- The "sue and settle" maneuver, starting with a seemingly unrelated federal court lawsuit in the Northern District of California filed by Sierra Club and WildEarth Guardians and resulting in new rules docket in Washington, DC designed to cover nearly 80% of the United States, is designed to "fly under the radar" of accepted rulemaking scrutiny.
- For decades, EPA has approved startup, shutdown, and malfunction provisions in SIPs without interruption - until now.
- 36 states are now under threat of new, harsh rules that are without precedent - or justified by proof of violation of existing rules.
- Once again, as with the EPA greenhouse gas emissions (climate change) regulations now before the U.S. Supreme Court, EPA has ignored precedent and grabbed executive/regulatory power beyond that allowed under the Clean Air Act - and without Congressional authorization.
May 8, 2013 - Click here for article
Southeastern Legal Foundation today filed a Petition for Writ of Certiorari with the United States Supreme Court challenging the Obama Administration's EPA regulations on greenhouse gas emissions, the so-called "global warming/climate change" regulations - SLF represents 12 members of Congress, 15 companies and associations, and has been joined in the appeal by Competitive Enterprise Institute, FreedomWorks, and the Science and Environmental Policy Project - $1 trillion and millions of job at stake as SLF challenges the power of the EPA to enact new regulations under the Clean Air Act without congressional authorization - see inside for full brief -
VOTING RIGHTS ACT CASE BEFORE SUPREME COURT - Shelby County and Clash of the Titans - TownHall.com, 2-18-13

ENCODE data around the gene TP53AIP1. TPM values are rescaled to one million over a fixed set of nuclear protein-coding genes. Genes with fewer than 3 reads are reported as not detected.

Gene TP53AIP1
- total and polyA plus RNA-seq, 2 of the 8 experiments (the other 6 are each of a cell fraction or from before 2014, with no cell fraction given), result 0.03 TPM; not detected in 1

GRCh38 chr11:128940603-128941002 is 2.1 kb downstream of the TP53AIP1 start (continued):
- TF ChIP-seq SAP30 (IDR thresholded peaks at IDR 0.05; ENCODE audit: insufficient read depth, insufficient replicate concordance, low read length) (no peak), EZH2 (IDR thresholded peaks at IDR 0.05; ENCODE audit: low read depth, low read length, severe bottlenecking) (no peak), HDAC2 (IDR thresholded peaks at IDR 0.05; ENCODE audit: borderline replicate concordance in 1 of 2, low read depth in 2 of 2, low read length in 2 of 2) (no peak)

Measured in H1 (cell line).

TownHall.com, one of the nation's leading internet news and opinion sites, publishes article by Shannon Goessling, SLF Executive Director and Chief Legal Counsel, on the upcoming United States Supreme Court case challenging enforcement provisions of the Voting Rights Act (Shelby County, AL v. Holder), which will be heard at the end of February 2013. Goessling discusses the burdens set by ongoing Justice Department oversight of many states and hundreds of local government jurisdictions, despite the failure to present compelling evidence to Congress that voter disenfranchisement and intimidation continue in these jurisdictions. SLF is participating in the case as amicus. 2-18-13
Florida Justices' Case: National Review says, "Won Election, But Not Qualified to be on Ballot" 1-26-13
National Review's Michael James Barton offers on-point analysis about the legal merits in the case filed by Southeastern Legal Foundation on behalf of a Florida citizen against the Florida Secretary of State for qualifying three state Supreme Court Justices to appear on the November 2012 statewide ballot for merit retention despite clear errors in the qualifying process - National Review has followed the cases since filing in mid-2012, and sheds light on the differences between a clear reading of the law and the reticence of some in the Florida judiciary to take action - Click here for the story coverage on January 26, 2013
VOTING RIGHTS ACT, SECT. V UNCONSTITUTIONAL? SLF SUBMITS BRIEF TO U.S. SUPREME COURT IN IMPORTANT CASE
VOTING RIGHTS ACT - SECT. V REAUTHORIZATION UNCONSTITUTIONAL? U.S. SUPREME COURT REVIEWS 2006 CONGRESSIONAL REAUTHORIZATION OF SECT. V IN SHELBY COUNTY, AL v. ERIC HOLDER, et al.
In 2006, Congress reauthorized Sect. V of the Voting Rights Act using the controversial pre-existing coverage formula found in Sect. IV B of the Act - which, as was laid out by the high court in a 2009 decision, continues to give the federal government powerful oversight over many state and local jurisdictions in the United States despite profound evidence that past discrimination against minorities in voting no longer exists. SLF, whose brief was cited three times in the 2009 decision by Justice Clarence Thomas, submits an amicus curiae brief in this important case, which will be heard this Spring...